If the student's parents are divorced, both the custodial parent and the noncustodial parent are eligible to borrow from the PLUS loan program, provided that the combined amounts borrowed do not exceed the cost-of-attendance minus aid received cap. A stepparent who has not adopted the student can only borrow from the PLUS loan program for as long as he or she is married to the custodial parent (i.e., the stepparent's income and assets would be considered when calculating the dependent student's expected family contribution). A stepparent who is married to the dependent student's non-custodial parent is not eligible to borrow from the PLUS loan program. Legal guardians are not eligible to borrow from the PLUS loan program, nor are aunts, uncles and grandparents.
Students must complete the FAFSA and have a complete financial aid file for the academic year before the Federal Direct PLUS Loan will be awarded. A completed file includes:
- FAFSA results
- Either completion of the IRS Data Retrieval process OR official IRS Federal Tax Return Transcript
- Non-tax filing statement, if applicable
- Verification Worksheet
- Final High School transcript or copy of GED on file in the Admissions Office
- Authorization to Pay Expenses from Financial Aid Form
After the FAFSA has been completed, sign in at www.studentloans.gov and select the Request Direct PLUS Loan option and complete the application.
If your credit has been approved, you will need to complete a Master Promissory Note. The Master Promissory Note (MPN) is a legal document in which one promises to repay loan(s) and any accrued interest and fees to the U.S. Department of Education. It also explains the terms and conditions of your loan(s).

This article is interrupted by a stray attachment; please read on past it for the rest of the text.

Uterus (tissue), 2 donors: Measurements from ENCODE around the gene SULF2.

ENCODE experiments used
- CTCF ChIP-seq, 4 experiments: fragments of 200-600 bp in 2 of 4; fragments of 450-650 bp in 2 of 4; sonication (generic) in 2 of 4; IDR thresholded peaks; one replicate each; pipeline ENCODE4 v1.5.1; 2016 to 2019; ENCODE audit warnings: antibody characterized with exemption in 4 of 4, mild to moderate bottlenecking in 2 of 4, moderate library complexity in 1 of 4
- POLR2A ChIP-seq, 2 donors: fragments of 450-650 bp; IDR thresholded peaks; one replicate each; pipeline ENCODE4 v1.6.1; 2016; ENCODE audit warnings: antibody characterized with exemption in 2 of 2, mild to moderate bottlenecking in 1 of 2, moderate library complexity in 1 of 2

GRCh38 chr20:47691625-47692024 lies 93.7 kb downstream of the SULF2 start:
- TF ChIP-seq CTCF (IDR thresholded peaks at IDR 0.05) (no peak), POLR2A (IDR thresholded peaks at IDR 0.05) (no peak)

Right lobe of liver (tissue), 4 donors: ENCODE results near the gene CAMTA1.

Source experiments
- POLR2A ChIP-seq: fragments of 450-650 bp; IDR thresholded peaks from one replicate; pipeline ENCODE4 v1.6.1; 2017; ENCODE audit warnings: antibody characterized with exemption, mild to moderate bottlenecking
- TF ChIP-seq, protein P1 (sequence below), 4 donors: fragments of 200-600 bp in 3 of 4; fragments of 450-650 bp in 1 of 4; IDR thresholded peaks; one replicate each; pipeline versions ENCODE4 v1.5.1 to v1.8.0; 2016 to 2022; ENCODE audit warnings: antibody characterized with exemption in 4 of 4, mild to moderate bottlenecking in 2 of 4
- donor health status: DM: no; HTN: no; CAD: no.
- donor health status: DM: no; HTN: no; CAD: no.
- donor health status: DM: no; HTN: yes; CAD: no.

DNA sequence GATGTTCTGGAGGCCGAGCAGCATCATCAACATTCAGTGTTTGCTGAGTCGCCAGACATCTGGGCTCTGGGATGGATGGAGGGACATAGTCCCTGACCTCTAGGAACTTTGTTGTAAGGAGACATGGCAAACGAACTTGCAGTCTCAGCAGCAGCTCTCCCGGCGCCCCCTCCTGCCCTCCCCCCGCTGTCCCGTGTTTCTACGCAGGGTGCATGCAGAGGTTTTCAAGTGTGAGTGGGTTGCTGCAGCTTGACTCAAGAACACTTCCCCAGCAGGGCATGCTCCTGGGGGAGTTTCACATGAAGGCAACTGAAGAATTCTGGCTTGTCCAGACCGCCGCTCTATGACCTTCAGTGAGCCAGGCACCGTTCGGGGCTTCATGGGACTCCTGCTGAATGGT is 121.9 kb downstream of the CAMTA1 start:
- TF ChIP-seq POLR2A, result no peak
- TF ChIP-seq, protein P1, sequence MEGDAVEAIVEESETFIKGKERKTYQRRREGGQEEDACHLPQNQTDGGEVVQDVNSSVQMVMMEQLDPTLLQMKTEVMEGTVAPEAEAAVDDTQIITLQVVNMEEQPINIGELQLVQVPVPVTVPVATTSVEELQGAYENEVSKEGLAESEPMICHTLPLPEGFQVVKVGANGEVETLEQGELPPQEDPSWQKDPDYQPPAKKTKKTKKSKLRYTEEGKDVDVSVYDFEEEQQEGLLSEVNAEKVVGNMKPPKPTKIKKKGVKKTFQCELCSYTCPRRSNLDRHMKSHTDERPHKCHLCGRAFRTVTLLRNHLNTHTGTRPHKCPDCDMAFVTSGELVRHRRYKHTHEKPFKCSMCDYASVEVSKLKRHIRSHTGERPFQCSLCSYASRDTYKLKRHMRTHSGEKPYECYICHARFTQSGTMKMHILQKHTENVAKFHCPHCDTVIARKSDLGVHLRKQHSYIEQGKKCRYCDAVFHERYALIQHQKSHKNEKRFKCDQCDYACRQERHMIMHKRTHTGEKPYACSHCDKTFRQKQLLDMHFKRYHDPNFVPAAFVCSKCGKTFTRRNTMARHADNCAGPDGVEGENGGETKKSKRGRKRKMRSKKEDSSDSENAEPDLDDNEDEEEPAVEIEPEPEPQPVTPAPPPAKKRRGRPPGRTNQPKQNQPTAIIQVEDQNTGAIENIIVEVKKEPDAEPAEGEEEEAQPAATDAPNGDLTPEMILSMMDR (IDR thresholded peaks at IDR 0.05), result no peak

If a dependent student's parents are denied a PLUS loan, the student becomes eligible for increased unsubsidized Stafford Loan limits, the same limits as are available to independent students. Only one parent needs to apply for and be denied a PLUS loan. However, if one parent is denied a PLUS loan and the other is approved for a PLUS loan, the student is not eligible for increased Stafford Loan limits.
ACM will disburse Federal Direct PLUS Loan money by crediting the net amount to the student's account to pay tuition, fees, and other authorized charges. If the loan disbursement amount exceeds the student's school charges, ACM will mail a credit refund check to the parent borrower at the address given on the PLUS application.
The Federal Direct PLUS Loan will be disbursed in at least two payments; no payment may exceed one-half of the total loan amount.
Parents have the right to cancel or change the requested loan amount at any time during the academic year. Click here to cancel or change your loan now.
Repayment begins 60 days after the funds are fully disbursed, and the repayment term is up to 10 years.
Parents have the option of deferring repayment on Parent PLUS loans while the undergraduate student on whose behalf they borrowed the PLUS loan is in-school and for a six-month grace period after the student graduates or drops below full-time enrollment. This change was enacted by the Ensuring Continued Access to Student Loans Act of 2008 (PL 110-227), ECASLA, and is effective for Parent PLUS loans first disbursed on or after July 1, 2008. Payments can also be deferred if the parents are themselves enrolled in college. They will need to submit an application for an in-school deferment.
Note that since the interest on the PLUS loan is not subsidized, it continues to accrue while deferred or in forbearance and is capitalized when the loan enters repayment.
The U.S. Department of Education (ED) uses several loan servicers to handle the billing and other services on loans for the Federal Direct PLUS Loan Program.
When you receive your Direct PLUS Loan, you will be contacted by your loan services. Your loan servicer will provide regular updates on the status of your Direct PLUS Loan and will provide you with information on how and when to repay your loan.